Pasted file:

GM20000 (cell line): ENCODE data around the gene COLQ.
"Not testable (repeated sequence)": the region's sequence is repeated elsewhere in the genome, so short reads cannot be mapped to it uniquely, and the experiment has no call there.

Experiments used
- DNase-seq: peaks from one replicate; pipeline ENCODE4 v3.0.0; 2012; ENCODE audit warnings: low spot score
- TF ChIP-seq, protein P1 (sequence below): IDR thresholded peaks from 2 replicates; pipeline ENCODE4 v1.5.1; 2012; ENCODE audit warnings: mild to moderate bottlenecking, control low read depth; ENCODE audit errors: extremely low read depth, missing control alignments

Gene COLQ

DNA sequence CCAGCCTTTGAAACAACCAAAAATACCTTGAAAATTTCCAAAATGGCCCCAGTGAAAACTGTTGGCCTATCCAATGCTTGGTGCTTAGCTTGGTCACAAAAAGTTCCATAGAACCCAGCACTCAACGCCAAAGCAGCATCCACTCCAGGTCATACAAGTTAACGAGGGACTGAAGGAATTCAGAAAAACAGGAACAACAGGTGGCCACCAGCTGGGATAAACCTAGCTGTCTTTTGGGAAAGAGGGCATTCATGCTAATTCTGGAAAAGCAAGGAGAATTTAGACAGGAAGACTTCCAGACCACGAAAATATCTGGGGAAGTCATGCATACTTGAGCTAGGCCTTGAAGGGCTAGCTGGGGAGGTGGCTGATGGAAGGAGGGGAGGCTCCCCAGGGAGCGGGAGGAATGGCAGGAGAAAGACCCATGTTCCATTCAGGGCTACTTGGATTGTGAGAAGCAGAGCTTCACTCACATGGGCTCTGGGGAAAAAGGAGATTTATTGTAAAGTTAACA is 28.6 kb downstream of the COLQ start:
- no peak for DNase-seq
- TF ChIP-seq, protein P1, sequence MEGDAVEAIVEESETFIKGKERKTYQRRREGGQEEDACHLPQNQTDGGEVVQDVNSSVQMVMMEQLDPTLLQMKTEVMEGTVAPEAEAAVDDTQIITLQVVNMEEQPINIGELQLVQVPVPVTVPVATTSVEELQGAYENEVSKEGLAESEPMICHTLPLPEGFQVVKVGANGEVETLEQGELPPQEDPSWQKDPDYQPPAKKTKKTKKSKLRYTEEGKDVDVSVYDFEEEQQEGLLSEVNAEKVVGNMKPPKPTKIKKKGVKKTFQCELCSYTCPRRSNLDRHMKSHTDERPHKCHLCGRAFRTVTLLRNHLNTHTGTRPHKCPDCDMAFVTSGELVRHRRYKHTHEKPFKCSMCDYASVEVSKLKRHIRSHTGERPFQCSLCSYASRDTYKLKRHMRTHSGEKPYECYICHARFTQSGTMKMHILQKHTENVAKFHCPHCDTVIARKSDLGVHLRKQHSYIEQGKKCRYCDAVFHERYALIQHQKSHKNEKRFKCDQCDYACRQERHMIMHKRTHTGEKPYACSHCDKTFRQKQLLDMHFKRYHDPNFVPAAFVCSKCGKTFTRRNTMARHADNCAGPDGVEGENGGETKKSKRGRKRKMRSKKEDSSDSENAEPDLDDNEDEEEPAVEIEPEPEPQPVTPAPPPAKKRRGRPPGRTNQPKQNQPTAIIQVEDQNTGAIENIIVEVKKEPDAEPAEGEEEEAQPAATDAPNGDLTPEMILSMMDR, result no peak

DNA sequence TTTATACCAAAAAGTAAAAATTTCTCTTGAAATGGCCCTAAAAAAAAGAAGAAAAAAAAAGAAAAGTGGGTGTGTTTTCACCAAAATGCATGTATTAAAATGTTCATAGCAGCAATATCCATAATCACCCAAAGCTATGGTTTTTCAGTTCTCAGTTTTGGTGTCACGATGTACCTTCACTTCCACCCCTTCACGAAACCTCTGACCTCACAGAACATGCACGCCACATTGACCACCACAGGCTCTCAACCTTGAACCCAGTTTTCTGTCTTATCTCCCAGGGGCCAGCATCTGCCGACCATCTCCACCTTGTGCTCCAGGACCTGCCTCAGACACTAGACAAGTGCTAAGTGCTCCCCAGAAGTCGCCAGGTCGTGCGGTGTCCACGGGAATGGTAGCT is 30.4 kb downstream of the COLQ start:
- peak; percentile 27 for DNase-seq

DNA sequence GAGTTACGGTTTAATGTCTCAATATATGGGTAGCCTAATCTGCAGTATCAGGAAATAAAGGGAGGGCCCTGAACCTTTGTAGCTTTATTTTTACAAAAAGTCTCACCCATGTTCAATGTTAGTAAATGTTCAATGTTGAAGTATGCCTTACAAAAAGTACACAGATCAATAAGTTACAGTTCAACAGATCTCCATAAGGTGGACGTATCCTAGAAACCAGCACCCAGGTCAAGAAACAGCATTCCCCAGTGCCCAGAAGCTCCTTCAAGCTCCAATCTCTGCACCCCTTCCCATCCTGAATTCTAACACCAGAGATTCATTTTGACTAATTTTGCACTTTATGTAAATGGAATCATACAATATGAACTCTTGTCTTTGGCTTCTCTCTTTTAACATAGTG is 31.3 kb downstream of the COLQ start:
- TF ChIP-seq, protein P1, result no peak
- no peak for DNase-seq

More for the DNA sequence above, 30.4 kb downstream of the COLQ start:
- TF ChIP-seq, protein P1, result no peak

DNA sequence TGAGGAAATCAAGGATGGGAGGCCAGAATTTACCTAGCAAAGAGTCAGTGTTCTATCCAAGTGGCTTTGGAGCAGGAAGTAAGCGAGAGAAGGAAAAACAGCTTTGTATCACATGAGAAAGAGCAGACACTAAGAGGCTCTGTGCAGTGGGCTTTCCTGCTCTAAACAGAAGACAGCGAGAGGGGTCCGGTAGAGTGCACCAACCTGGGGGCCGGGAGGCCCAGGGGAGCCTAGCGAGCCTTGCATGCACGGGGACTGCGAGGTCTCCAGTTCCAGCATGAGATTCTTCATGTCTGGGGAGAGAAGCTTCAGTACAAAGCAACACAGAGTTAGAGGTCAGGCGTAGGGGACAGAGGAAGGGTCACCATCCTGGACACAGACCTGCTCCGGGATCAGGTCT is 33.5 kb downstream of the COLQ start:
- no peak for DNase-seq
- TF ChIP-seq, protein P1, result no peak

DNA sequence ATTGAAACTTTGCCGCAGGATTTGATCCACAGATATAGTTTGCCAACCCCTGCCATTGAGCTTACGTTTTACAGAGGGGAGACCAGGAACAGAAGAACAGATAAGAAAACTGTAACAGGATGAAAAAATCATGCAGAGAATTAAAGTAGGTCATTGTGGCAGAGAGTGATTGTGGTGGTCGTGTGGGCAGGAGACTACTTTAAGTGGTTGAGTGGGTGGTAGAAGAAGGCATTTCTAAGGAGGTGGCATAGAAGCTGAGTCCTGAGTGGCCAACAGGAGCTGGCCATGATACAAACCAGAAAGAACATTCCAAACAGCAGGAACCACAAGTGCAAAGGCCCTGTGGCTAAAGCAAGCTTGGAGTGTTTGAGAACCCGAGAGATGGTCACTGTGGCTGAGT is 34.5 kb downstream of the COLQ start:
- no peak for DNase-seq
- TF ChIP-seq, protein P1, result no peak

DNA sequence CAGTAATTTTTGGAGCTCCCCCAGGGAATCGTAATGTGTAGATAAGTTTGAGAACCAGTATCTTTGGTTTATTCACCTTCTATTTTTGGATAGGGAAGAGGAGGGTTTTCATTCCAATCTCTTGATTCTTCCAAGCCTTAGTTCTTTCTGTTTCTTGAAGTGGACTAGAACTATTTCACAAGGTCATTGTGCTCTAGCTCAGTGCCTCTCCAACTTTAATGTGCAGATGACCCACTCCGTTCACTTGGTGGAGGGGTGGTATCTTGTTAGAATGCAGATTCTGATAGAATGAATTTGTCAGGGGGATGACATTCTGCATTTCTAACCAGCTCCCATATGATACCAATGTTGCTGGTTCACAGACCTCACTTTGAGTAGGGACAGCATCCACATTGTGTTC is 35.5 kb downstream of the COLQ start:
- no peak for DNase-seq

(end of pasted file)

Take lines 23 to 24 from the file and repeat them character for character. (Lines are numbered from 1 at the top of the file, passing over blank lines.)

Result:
DNA sequence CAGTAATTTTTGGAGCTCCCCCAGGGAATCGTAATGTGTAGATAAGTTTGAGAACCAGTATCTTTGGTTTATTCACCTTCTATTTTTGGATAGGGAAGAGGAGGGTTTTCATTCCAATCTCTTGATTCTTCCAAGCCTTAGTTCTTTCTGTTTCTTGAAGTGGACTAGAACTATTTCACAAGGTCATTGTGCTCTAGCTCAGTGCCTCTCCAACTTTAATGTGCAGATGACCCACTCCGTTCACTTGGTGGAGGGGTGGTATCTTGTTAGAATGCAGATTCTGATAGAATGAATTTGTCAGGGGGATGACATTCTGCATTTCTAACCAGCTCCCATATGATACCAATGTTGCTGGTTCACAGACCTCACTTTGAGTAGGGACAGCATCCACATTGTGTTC is 35.5 kb downstream of the COLQ start:
- no peak for DNase-seq